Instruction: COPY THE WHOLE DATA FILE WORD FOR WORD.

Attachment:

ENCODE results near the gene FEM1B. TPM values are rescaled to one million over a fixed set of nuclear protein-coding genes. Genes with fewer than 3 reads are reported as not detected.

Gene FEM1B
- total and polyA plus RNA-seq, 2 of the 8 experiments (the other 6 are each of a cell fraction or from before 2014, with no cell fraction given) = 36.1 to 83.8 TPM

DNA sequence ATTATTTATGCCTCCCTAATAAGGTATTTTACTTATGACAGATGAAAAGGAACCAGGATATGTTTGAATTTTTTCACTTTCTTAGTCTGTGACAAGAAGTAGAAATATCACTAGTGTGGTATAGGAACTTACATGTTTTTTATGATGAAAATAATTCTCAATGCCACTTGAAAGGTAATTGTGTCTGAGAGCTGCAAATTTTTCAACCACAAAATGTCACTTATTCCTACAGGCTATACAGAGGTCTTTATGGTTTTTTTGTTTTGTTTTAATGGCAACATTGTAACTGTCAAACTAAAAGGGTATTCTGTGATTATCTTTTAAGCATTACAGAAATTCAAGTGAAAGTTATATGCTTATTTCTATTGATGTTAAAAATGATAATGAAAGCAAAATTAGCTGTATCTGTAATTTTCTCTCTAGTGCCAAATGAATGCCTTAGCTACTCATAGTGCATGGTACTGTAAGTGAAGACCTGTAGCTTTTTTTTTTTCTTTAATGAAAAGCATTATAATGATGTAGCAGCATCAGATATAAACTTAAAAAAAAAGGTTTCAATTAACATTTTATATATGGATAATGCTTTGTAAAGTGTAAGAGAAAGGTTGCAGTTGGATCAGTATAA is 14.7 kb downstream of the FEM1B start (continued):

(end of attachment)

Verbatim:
ENCODE results near the gene FEM1B. TPM values are rescaled to one million over a fixed set of nuclear protein-coding genes. Genes with fewer than 3 reads are reported as not detected.

Gene FEM1B
- total and polyA plus RNA-seq, 2 of the 8 experiments (the other 6 are each of a cell fraction or from before 2014, with no cell fraction given) = 36.1 to 83.8 TPM

DNA sequence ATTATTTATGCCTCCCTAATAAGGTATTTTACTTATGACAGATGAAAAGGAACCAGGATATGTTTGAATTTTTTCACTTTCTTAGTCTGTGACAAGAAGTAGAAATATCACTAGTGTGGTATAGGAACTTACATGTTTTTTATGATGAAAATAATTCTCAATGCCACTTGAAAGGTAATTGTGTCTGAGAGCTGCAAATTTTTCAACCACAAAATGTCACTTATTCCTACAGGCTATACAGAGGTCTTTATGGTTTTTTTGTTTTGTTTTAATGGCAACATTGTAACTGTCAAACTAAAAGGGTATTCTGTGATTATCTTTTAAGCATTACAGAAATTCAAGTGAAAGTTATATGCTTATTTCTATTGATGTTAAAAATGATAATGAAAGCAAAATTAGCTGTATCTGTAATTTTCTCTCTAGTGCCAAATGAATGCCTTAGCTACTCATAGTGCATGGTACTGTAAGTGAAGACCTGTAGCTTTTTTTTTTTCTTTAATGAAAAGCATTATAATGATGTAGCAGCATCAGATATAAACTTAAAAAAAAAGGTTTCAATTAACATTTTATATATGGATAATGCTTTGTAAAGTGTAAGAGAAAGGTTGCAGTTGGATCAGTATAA is 14.7 kb downstream of the FEM1B start (continued):